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Definition: UWB

(1) (Ultra WideBand) A branding for high-frequency 5G cellular service. See 5G UWB.

(2) (Ultra-WideBand) A wireless technology that uses less power and provides higher speed than Wi-Fi and first-generation Bluetooth products. Governed by the WiMedia Alliance, UWB is geared for home theater video, auto safety and navigation, medical imaging and security surveillance.

In 2019, Apple's iPhone 11 debuted with Ultra-WideBand to improve its AirDrop wireless sharing feature. Embodied in Apple's U1 chip, UWB provides more precise detection of another iPhone in the vicinity than does Bluetooth. See AirDrop and AirTag.

Pulse Radio
Unlike other radio transmission, UWB does not use a continuous carrier frequency. It transmits extremely short pulses, and the durations between pulses use no power. One method transmits the pulses in continuously varying time slots based on a pseudo-random number sequence like CDMA. The other divides the spectrum into smaller frequency bands that can be added and dropped as necessary.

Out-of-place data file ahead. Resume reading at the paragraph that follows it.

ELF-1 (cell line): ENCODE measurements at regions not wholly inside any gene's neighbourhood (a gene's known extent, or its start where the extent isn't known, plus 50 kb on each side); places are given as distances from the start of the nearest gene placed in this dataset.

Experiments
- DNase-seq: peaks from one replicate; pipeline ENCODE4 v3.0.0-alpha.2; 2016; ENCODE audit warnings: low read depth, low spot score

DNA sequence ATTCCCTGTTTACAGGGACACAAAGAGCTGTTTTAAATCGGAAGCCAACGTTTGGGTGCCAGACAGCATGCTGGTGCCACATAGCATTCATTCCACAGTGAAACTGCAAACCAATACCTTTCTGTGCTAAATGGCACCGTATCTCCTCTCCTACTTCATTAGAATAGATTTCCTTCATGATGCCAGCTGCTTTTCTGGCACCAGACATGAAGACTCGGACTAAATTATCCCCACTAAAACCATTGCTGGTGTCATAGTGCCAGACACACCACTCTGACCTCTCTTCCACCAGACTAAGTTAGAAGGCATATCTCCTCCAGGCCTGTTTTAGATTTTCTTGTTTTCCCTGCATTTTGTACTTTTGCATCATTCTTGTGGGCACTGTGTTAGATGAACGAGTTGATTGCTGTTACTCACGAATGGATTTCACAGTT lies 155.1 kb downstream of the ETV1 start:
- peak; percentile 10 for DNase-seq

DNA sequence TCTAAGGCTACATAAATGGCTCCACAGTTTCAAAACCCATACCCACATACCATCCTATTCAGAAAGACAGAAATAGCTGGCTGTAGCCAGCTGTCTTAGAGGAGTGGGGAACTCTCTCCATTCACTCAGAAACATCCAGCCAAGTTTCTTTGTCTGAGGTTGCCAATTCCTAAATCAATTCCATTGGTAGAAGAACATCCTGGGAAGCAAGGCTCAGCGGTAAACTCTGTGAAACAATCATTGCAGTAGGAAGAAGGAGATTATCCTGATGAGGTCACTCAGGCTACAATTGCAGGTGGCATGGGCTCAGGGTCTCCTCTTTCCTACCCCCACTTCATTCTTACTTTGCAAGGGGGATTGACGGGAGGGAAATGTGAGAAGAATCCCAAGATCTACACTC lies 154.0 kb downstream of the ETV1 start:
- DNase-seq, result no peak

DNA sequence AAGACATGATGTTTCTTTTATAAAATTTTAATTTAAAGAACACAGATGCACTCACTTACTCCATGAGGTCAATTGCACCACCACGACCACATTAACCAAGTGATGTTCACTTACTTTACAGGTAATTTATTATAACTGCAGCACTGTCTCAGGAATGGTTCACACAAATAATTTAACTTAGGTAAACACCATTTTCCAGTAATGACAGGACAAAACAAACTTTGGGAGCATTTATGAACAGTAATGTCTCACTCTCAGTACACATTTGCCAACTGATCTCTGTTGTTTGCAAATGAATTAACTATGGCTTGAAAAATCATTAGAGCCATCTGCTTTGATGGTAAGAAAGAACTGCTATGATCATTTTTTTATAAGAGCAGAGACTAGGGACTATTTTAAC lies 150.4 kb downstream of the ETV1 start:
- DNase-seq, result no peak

UWB Sees Through Walls
Because UWB can transmit through materials that would bounce other radio signals, it is also used to pinpoint objects behind barriers or buried underground. First invented by Gerald Ross at Sperry Rand Corporation in the late 1960s, UWB has been used by the military for various radar systems. In 1998, the FCC allowed UWB for police work and fire fighting. In 2002, it sanctioned the technology at considerably lower power for commercial use. See WiMedia Alliance, 802.15 and GPR.

              Max.   Freq.   Indoor
  Wireless   Speed   Range   Range
  Type       (Mbps)  (GHz)   (ft.)

  UWB         480   3.1-10.6   33

  BT 1.2       1     2.4      330
  BT 2.0       3     2.4      330

  802.11b     11     2.4      150
  802.11g     54     2.4      170
  802.11a     54     5         95
  802.11n    600     2.4/5    230
  802.11ac  6770     5        230